Lopez then testified in his own defense, denying much of the Commonwealth's evidence contained in the officers’ body camera footage as well as the testimony of the officers. At the conclusion of all of the evidence, Lopez renewed his motion to strike as to the escape, disarming, and attempted disarming charges. Lopez also moved to strike the evidence as to the assault and battery of a law enforcement officer, arguing that the requisite unlawful touching was not satisfied. The trial court denied the renewed motions to strike, noting that if Lopez had "simply let [the officers] do their duties, all of this would not have happened" and that "[t]his was not an unlawful arrest." The trial court further noted that the officers "were advised that there was a warrant outstanding for [Lopez]," and although Lopez "may have been concerned that it was another Juan Lopez that they were looking for" and "didn't know about any warrants that had been issued for him ... [the street is] not the place to resolve that."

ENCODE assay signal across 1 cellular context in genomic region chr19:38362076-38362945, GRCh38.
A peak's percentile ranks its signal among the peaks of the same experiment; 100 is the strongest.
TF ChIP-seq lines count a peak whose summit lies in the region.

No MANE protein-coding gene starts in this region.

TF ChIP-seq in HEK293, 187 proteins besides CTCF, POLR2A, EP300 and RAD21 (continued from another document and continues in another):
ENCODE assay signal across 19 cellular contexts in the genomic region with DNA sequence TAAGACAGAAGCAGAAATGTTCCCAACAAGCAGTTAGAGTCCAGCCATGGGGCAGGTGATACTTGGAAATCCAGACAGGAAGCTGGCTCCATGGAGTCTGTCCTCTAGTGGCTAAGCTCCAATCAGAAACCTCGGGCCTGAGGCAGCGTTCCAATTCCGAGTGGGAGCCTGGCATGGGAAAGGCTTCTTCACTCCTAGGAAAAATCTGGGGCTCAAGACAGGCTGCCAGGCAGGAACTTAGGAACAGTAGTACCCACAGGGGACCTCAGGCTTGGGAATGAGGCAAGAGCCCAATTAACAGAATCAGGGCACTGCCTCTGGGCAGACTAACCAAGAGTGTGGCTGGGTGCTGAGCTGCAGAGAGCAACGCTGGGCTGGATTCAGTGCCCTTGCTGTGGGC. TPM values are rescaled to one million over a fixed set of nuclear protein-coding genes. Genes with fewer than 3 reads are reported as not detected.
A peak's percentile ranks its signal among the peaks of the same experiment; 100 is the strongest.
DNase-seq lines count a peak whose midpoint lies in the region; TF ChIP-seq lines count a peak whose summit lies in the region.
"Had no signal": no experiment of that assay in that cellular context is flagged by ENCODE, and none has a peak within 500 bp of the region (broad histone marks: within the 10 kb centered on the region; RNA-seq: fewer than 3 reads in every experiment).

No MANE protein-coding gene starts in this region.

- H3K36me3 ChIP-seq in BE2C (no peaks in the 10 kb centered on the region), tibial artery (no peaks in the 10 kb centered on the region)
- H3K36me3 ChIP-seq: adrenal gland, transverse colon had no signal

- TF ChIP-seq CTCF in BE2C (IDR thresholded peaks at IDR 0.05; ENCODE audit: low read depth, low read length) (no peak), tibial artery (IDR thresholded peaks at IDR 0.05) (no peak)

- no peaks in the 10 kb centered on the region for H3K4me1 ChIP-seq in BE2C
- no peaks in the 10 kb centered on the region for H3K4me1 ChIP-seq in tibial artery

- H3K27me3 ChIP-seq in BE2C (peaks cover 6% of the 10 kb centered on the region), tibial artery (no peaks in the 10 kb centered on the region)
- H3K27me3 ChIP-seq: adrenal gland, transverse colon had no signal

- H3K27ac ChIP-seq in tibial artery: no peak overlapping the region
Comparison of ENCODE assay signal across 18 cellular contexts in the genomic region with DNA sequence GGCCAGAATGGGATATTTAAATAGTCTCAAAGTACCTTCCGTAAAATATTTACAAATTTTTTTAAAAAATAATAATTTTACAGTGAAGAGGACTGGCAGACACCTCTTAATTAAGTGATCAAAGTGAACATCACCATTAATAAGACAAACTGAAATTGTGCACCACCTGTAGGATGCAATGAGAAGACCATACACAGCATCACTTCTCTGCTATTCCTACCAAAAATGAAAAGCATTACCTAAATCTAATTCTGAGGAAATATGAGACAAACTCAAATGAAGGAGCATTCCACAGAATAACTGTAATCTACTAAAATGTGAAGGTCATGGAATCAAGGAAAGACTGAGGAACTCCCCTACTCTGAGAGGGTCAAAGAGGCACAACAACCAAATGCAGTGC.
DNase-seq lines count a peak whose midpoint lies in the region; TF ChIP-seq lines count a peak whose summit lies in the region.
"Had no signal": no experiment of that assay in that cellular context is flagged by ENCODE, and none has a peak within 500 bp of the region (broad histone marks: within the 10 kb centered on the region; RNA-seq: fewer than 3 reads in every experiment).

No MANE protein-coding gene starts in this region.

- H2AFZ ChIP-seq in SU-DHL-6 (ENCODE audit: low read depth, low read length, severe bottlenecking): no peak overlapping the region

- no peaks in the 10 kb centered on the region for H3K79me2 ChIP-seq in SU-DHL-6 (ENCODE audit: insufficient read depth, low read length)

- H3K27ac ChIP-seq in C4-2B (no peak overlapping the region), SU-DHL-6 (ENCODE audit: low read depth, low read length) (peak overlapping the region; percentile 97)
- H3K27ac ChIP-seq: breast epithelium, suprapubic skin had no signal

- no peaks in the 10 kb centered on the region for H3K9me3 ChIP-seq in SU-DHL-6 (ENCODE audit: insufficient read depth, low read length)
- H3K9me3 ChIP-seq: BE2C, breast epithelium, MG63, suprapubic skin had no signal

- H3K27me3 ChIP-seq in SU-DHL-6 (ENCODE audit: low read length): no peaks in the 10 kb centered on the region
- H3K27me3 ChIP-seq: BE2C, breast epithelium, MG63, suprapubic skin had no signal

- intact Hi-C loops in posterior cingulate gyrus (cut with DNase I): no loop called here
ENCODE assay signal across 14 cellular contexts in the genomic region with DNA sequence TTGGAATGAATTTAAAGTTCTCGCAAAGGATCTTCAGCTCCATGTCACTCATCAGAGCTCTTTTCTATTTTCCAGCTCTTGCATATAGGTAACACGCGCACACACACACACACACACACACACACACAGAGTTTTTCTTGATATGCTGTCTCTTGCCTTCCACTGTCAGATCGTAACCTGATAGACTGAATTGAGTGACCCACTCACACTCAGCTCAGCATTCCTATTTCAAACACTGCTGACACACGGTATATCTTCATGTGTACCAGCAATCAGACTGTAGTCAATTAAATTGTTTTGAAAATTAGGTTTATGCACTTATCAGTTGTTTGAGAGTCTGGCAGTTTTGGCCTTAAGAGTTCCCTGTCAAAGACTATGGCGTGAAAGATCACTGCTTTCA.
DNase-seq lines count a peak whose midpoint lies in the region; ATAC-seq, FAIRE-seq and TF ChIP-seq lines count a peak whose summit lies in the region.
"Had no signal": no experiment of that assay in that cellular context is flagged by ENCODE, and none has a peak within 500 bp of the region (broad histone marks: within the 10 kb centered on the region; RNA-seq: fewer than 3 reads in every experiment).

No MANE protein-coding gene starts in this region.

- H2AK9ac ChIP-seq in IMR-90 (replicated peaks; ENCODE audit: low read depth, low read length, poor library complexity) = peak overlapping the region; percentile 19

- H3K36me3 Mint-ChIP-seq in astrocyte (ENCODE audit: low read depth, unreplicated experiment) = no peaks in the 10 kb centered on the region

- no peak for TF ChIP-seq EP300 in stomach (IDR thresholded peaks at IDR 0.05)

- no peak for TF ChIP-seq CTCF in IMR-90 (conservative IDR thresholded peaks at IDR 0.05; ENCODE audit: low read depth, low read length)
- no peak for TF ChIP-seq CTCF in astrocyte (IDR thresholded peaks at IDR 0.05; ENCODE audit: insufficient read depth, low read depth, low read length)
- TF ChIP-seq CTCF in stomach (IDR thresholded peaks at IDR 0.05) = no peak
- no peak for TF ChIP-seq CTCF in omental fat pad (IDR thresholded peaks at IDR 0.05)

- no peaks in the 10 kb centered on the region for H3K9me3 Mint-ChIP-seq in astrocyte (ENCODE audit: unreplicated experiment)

The trial court convicted Lopez of all of the charges, holding that the elements of the escape statute, Code § 18.2-478, were

73 Va.App. 77

satisfied because Lopez was arrested on a charge of criminal offense when the outstanding capias was "for a failure to comply with court-ordered community corrections and supervision ... [and] punishable by imprisonment if he's found to be in violation." With respect to Lopez's disarming Echevarria of the baton and his attempt to disarm Echevarria of his stun weapon, the trial court held that "without a doubt ... [Lopez] was